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Captured on Nintendo Switch (Handheld/Undocked)

Offsetting this disappointment is the excellent Dandori Battles mode. Dandori battles are introduced in the main campaign and can be played straight from the start menu, allowing for solo and two-player shenanigans. We’ve already had an absolute blast with these battles and, as good as they are solo, facing off against a human opponent makes for some surprisingly ferocious, and often hilarious encounters, where organising your troops, utilising lots of silly powers, and getting down to some good old tug of wars over treasures is the order of the day.

The final major new addition to the Pik-mix here is night missions which see you revisit areas in order to play wave defence-style rounds where you accumulate Glow Pikmin by gathering pellets and delivering them to a Lumiknoll. The Lumiknoll must be protected from the advances of unusually angry nighttime creatures, and so you’ll need to balance scoping out pellets, which give you more Pikmin, with defending your base from attack. It’s a nice addition to the overall flow of proceedings and, as the difficulty level rises, things do get quite frantic here and there, with some fairly large foes to take down in later rounds.

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Captured on Nintendo Switch (Docked)

We should also mention that this is easily the slickest Pikmin game we’ve played in terms of how it controls. Alongside motion controls and some lovely HD Rumble effects, the addition of gentle aim-assist to direct your Pikmin to objects and a lovely feeling of weight and heft to how Oatchi moves, it’s an experience that never frustrates, even when all of your plans have fallen apart and your Pikmin are in complete disarray. The more you play, the more nice little quality-of-life improvements you'll unlock too, such as easier detection of treasures, quicker movement, a louder whistle, and the ability to have all idle Pikmin come running to your location. Over our entire playtime we didn’t have a single issue with any sort of bugs (beyond the garden variety) and the Pikmin themselves show an impressive awareness of their surroundings at all times, always managing to reach you when you whistle, even when you’re in a super tight spot.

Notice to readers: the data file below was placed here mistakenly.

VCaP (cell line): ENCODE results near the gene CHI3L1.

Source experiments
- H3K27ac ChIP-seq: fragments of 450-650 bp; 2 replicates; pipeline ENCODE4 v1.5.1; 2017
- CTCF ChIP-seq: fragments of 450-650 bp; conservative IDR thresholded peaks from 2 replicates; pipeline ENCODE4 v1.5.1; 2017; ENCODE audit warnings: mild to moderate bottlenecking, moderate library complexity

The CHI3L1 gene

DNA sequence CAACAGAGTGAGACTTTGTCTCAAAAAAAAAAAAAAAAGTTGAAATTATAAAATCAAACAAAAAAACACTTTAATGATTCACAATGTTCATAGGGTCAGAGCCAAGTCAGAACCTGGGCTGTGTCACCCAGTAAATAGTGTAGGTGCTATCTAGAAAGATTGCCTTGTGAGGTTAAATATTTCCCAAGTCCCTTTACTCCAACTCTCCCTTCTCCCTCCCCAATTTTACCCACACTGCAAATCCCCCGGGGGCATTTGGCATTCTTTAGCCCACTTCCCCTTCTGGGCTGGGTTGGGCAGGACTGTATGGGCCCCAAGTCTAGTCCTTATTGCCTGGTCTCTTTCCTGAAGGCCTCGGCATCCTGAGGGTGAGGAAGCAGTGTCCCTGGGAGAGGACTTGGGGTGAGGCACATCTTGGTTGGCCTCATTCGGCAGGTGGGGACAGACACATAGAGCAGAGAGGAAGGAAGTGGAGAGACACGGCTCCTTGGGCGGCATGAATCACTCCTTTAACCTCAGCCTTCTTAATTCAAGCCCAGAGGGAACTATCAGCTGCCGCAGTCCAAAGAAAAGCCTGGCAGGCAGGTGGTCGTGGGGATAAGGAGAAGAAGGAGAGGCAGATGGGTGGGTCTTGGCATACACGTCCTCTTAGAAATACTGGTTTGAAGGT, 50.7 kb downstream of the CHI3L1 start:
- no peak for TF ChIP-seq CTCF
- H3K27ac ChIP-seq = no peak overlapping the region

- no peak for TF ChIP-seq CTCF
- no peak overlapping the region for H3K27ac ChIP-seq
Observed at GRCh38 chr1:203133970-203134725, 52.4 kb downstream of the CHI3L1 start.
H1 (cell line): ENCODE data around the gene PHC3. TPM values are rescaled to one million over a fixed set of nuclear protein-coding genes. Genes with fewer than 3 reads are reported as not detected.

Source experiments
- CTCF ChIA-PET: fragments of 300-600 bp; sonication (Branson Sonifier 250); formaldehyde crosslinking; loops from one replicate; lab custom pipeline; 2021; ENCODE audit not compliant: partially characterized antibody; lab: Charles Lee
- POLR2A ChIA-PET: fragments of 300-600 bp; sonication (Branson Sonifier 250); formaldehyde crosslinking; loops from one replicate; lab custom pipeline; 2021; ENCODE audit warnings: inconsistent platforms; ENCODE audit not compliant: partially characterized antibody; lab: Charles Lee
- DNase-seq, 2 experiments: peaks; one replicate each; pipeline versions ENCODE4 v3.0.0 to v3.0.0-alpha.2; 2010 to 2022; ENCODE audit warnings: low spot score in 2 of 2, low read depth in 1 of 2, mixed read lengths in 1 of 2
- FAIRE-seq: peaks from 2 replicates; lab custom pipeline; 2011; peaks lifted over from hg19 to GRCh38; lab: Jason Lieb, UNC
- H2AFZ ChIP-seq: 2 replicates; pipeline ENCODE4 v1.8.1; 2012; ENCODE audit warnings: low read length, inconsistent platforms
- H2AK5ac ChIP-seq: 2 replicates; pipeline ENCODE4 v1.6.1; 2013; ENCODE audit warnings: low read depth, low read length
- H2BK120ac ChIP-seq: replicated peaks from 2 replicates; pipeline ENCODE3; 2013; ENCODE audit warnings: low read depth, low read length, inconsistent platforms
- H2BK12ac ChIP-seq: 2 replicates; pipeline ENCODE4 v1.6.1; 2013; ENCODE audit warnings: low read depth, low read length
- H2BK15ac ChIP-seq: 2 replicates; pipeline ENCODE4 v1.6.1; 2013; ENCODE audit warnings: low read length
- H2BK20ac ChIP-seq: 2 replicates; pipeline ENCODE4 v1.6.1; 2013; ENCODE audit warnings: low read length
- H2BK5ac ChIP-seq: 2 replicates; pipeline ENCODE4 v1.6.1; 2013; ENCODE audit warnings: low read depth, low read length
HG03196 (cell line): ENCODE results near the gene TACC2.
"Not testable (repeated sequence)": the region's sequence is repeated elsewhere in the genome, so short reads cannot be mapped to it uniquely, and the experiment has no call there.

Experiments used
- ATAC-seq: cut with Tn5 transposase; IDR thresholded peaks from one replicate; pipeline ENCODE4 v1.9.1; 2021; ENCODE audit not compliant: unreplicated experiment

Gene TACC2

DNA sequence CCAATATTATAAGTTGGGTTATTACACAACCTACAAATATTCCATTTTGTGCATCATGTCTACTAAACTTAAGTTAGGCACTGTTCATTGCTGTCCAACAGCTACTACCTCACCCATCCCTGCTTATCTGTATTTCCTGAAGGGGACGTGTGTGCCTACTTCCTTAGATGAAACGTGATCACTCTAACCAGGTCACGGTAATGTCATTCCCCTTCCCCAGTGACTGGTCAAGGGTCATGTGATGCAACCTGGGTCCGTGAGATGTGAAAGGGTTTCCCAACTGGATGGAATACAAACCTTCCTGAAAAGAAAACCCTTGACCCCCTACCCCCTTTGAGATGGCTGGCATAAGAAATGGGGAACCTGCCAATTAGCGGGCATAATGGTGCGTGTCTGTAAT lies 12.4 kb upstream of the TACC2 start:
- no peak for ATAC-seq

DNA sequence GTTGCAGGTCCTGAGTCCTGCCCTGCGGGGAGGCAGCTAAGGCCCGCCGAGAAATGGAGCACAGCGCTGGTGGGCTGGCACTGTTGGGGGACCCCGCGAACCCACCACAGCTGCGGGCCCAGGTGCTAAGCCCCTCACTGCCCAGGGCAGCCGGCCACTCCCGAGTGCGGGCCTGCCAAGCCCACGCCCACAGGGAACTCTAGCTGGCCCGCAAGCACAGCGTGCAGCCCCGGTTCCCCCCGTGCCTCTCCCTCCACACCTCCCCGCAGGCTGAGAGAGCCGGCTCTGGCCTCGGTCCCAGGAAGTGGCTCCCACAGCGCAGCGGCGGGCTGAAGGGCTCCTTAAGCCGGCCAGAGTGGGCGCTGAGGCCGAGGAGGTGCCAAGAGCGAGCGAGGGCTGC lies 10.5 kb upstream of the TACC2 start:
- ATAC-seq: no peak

Overall, whilst we do wish the campaign forced you to experiment a tad more, and that co-op mode is 100% a disappointment, we're still left with what is, for our money, the best and most comprehensive entry in the Pikmin franchise thus far. This is a sumptuous game in terms of presentation, a lovingly crafted adventure that’s packed full of good-natured character, atmosphere, and imagination. There are plenty of surprises and some sweet new modes that unlock post-credits, a great big Piklopedia to fill with creatures and discoveries, some of the best-looking stages we’ve seen in a Switch game, and lots of replayability packed into a campaign that constantly delighted us with its inventiveness. All this and it still manages to run almost flawlessly on Nintendo’s six-year-old console.

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Captured on Nintendo Switch (Docked)

If the aim was to make a Pikmin title that mostly delivers the goods for fans whilst serving up a strategy game that appeals to a much wider audience than previous entries in the series, Nintendo has pretty much nailed it. Despite some minor disappointments, Pikmin 4 is effortlessly essential stuff.

Conclusion

Pikmin 4 is a sumptuous strategy adventure that serves up tons of fun for returning fans of the franchise whilst also adding lots to entice new players into giving it a try. Oatchi is the star of the show in our eyes, a very good boy who is woven cleverly into the core of the puzzle action. Series-best dungeons, a hugely inventive overworld, night missions, Dandori battles, and post-credit goodies only sweeten the deal. Yes, the co-op is disappointing, and the campaign's not gonna be challenging enough for some diehard fans, but overall Nintendo has nailed it here, serving up a magical Pikmin adventure that we reckon could see the series finally getting all of the attention it fully deserves.